Densho Digital Archive
Densho Visual History Collection
Title: Esther Takei Nishio Interview
Narrator: Esther Takei Nishio
Interviewer: Sharon Yamato
Location: Los Angeles, California
Date: September 21, 2011
Densho ID: denshovh-nesther-01-0017

<Begin Segment 17>

SY: So you, as far as you can recall, you were there for about a year.

EN: Maybe not quite a year. And so when I returned I went to work for the camp newspaper. It's called the Granada Pioneer, and I, so I got a job as a reporter, I think a Sunday school reporter, something like that, and it was news. And then I graduated to having my own column, and then I decided I'd like to draw little cartoons, so I invented a little character called Ama-chan, short for Amache. So that was, that was what I was doing when I left camp to come to Pasadena.

SY: Wow. That sounds very exciting, enterprising.


SY: So can we talk a little bit more about this, working on that camp newspaper? 'Cause I think that's so, so nice that, so did you actually get paid to work on the camp newspaper?

EN: Of course.

SY: It was a paid job, then.

EN: I think it was also eight dollars, but it was fun.

SY: So you obviously were a fairly good writer if you wrote a column.

EN: Well, I don't remember. I've never seen a column that I wrote, and I don't imagine it was too wonderful because I was only, what, eighteen or so, nineteen, going on nineteen.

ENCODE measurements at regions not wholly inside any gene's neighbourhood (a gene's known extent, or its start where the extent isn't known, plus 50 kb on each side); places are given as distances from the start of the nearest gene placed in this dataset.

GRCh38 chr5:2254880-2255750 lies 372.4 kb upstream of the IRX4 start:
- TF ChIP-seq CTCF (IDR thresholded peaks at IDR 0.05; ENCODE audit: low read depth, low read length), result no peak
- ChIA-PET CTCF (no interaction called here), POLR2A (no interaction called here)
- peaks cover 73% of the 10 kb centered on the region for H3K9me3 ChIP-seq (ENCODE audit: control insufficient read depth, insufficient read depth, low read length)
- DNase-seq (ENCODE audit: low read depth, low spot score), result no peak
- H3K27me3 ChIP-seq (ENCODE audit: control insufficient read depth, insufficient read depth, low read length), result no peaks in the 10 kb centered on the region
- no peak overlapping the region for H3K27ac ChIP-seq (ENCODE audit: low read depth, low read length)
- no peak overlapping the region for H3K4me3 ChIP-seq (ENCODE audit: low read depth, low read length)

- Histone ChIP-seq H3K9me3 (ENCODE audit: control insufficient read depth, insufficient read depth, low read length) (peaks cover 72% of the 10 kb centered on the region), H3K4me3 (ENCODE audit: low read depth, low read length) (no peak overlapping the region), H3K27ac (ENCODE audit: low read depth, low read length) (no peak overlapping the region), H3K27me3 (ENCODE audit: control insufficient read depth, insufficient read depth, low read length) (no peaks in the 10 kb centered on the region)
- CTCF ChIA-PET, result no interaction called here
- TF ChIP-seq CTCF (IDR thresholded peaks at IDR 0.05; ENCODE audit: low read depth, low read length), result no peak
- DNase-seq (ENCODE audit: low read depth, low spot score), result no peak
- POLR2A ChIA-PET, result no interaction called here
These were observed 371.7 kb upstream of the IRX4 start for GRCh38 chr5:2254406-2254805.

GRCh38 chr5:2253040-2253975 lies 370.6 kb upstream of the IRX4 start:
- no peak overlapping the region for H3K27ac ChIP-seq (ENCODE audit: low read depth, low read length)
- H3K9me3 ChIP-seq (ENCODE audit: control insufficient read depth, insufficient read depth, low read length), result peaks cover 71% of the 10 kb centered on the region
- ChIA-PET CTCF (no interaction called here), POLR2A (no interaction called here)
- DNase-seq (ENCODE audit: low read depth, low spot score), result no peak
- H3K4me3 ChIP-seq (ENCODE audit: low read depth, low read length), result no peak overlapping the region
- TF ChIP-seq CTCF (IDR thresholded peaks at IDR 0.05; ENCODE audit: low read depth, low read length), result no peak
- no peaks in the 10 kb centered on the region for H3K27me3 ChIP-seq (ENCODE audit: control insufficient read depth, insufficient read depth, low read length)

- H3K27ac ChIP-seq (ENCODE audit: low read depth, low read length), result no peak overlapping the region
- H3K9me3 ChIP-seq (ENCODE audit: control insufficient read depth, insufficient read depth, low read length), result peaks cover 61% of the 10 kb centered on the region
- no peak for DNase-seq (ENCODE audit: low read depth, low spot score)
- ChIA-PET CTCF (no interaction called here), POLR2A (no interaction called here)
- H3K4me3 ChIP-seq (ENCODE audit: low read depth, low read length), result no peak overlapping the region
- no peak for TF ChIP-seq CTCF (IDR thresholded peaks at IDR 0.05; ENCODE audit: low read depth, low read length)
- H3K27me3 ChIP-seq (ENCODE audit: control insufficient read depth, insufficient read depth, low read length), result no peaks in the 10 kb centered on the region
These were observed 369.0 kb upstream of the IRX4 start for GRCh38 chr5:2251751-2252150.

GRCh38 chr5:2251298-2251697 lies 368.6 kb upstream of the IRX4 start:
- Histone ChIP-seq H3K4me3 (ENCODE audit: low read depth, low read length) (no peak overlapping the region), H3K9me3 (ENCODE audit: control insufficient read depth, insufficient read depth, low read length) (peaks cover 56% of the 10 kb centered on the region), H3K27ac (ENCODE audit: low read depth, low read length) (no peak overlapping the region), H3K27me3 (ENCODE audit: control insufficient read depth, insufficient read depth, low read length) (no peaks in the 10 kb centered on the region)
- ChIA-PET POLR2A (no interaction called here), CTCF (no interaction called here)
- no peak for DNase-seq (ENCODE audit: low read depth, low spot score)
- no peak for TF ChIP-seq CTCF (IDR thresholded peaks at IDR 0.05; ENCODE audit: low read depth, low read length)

SY: And you don't remember what you wrote about?

EN: No, I have no idea. [Laughs]

SY: Well it must have been --

EN: Can't imagine what I could write about.

SY: But also to be able to draw cartoons.

EN: Yeah, that was fun. I have a couple of cartoons that I received from Valerie Matsumoto. She got them from somewhere and sent them to me.

SY: She found it. That's wonderful. So your mother was interested in the arts and that was, obviously you had some of her talent.

EN: Maybe, yes.

SY: So your mother was more interested in, what kind of art did she do?

EN: She did oil painting, landscapes and things like that, and then she loved the Japanese utai, and she played the Satsuma biwa.

SY: Okay, you're gonna have to explain. Utai is an instrument?

EN: Japanese kind of storytelling, singing, I think.

SY: Oh, so she actually sang?

EN: And I think she danced as she, sometimes, so she was quite talented. And she was a wonderful artist also, so she didn't get to do all those things while we were in Venice, but when they returned from camp she had time to pursue her hobbies.

SY: Wow. So these were things...

EN: So Dad loved Mom so much that wherever Mom went he went, so he also took the classes that she took, so he got involved in her activities.

SY: I see. So it was kind of an artsy family that you had.

EN: Yeah, they were. I don't think it rubbed off on me, but they had fun together.

SY: Yeah. The cartoon strip, though, that takes a little bit of talent.

EN: Well, it wasn't a strip. It was just one little square and it was this little girl.

SY: And it told a story? The little girl told a story?

EN: A little situation, not too clever. [Laughs]

<End Segment 17> - Copyright © 2011 Densho. All Rights Reserved.